to

I haven't read them, but I wondered how Crockford's books didn't stack
up. What constitutes a review?

[snip]

John G Harris

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Dec 3, 2008, 3:17:57 PM12/3/08
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On Tue, 2 Dec 2008 at 21:42:10, in comp.lang.javascript, Peter Michaux
wrote:

<snip>


>Crockford's book is worth mention. It has been "reviewed" and
>"discussed" on the group. It is a good book written by a thoughtful
>programmer sharing valuable insights.

It's been mentioned but not truly reviewed.

In my opinion the book is too opinionated to be called good. The author
shows several signs that he doesn't understand enough about javascript
and doesn't understand much about the mainstream OO languages.

Even if you don't agree with that you have to agree with what he says in
the preface :
"This is not a book for beginners".

John
--
John Harris

dhtml

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Dec 6, 2008, 3:45:12 AM12/6/08
to

You should post up your review, too.

It is a good book written by a thoughtful
> programmer sharing valuable insights.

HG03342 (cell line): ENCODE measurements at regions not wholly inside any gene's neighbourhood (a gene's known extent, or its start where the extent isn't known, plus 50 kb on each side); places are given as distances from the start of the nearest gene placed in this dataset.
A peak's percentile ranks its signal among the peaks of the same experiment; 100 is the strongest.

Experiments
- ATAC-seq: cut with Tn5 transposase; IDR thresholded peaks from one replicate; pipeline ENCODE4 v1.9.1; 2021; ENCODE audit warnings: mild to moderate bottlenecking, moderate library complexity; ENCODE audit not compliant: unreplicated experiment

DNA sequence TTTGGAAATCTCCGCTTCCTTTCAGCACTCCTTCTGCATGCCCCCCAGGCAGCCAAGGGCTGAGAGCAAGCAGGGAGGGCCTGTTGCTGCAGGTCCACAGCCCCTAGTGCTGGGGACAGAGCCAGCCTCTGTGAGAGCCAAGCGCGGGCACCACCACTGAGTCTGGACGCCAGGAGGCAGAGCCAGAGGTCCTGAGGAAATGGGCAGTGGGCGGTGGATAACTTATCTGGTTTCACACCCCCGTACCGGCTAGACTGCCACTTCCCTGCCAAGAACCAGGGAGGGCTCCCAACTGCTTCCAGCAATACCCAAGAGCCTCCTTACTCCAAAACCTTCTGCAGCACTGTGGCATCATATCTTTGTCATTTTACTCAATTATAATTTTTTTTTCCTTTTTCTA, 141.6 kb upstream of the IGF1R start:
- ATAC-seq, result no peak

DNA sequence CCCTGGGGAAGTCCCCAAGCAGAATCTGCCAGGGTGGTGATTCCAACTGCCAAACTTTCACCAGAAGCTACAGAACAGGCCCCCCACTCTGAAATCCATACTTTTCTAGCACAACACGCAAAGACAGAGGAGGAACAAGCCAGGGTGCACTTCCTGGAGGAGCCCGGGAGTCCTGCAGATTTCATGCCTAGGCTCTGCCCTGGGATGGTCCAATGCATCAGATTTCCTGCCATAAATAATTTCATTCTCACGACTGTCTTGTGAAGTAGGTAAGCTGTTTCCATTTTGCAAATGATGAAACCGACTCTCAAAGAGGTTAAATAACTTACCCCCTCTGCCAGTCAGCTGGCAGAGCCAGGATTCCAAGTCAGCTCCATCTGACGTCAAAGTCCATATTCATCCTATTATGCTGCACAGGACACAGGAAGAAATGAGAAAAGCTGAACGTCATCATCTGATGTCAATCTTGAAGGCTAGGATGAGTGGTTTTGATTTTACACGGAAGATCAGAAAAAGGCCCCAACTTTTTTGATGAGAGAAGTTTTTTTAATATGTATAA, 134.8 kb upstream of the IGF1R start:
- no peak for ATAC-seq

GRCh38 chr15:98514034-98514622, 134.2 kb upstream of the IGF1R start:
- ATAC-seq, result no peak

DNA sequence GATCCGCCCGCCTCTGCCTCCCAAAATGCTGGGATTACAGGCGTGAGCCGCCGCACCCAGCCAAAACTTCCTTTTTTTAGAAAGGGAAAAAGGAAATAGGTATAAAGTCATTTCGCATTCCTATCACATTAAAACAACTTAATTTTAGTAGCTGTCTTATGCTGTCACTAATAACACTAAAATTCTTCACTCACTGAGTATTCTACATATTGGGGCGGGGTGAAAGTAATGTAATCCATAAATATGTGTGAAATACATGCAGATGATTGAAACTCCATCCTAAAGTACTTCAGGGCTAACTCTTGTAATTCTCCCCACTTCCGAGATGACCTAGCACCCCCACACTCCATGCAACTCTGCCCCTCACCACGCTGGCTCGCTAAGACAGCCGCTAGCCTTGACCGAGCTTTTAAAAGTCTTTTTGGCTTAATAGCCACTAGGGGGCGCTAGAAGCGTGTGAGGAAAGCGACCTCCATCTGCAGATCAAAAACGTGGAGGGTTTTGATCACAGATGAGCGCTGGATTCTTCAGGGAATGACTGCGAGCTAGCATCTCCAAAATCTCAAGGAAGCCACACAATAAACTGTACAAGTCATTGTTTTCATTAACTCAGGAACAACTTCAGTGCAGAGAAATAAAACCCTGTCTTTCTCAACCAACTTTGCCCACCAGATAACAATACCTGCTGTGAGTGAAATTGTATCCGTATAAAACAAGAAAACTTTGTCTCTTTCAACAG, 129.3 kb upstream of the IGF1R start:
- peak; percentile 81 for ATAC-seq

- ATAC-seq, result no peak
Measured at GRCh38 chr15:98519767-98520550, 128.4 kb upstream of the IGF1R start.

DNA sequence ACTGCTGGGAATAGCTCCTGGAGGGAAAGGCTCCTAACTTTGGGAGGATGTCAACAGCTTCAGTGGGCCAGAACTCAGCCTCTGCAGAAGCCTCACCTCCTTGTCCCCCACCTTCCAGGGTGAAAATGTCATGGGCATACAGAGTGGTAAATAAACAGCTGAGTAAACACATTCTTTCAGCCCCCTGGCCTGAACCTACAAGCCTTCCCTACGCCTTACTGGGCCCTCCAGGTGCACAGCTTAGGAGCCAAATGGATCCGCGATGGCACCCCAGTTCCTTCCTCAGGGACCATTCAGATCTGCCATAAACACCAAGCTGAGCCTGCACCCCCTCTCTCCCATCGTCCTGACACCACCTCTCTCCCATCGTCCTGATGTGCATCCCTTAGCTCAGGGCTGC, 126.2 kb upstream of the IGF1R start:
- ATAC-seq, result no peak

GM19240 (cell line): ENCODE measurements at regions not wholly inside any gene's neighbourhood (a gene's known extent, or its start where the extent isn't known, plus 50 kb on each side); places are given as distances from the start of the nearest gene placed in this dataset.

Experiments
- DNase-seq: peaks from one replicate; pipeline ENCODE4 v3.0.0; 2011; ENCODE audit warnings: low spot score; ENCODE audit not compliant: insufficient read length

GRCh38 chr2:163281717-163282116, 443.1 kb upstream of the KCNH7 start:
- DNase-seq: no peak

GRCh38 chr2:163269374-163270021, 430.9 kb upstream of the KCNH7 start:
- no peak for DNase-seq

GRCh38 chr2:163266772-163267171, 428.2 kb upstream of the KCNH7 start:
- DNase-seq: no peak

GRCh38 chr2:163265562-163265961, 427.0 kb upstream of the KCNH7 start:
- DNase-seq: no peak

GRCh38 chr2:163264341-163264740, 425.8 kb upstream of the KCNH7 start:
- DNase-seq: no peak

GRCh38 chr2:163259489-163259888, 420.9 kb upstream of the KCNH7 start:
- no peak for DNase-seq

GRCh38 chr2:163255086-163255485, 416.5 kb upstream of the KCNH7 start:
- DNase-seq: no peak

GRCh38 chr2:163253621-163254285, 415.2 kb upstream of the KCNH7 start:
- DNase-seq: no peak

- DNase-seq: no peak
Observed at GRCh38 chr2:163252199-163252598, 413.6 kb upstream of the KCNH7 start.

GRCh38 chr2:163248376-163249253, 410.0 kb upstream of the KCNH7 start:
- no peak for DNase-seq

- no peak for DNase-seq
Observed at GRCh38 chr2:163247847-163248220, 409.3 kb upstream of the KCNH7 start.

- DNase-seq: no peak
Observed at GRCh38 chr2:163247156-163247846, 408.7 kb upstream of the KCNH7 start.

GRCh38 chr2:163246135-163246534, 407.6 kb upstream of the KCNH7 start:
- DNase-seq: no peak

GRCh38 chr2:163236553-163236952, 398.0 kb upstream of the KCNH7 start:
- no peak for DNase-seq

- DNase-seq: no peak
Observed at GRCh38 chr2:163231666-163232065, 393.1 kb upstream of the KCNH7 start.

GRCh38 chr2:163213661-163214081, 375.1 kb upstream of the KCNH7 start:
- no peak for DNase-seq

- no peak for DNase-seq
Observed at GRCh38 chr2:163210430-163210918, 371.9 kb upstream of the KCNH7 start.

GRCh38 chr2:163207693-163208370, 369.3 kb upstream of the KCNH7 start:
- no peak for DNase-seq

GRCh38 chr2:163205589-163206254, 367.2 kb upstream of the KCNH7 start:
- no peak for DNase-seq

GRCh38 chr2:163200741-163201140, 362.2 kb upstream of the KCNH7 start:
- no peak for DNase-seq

>

Although there are code examples, I do not feel that this book serves as
a guide for how to program javascript.

It contains useful information, but would do better to mention specific
issues with implementation bugs.

Doug advocates modifying built-ins' prototypes.

In particular, he declares Function.prototype.method.

Function.prototype.method = function (name, func) {
if (!this.prototype[name]) {
this.prototype[name] = func;
}
}

The arguments against modifying built-ins' prototypes have been
discussed. For example, it is often said that "don't modify what you
don't own" or "others might not be familiar with your version of a
method (for example, a toFixed method that returns a prepended +/- sign,
or does rounding). Not mentioning such arguments seems biased. Instead,
the arguments should be presented to the reader.

The book needs more technical review. Here's a little.

pg 39: Explanation of closures:
The "bad" example uses the variable |i|, the "better" example uses the
variable i, but in the body of the function, has |alert(e)|, instead of
|alert(i)|. The changed variable prevents the example from showing that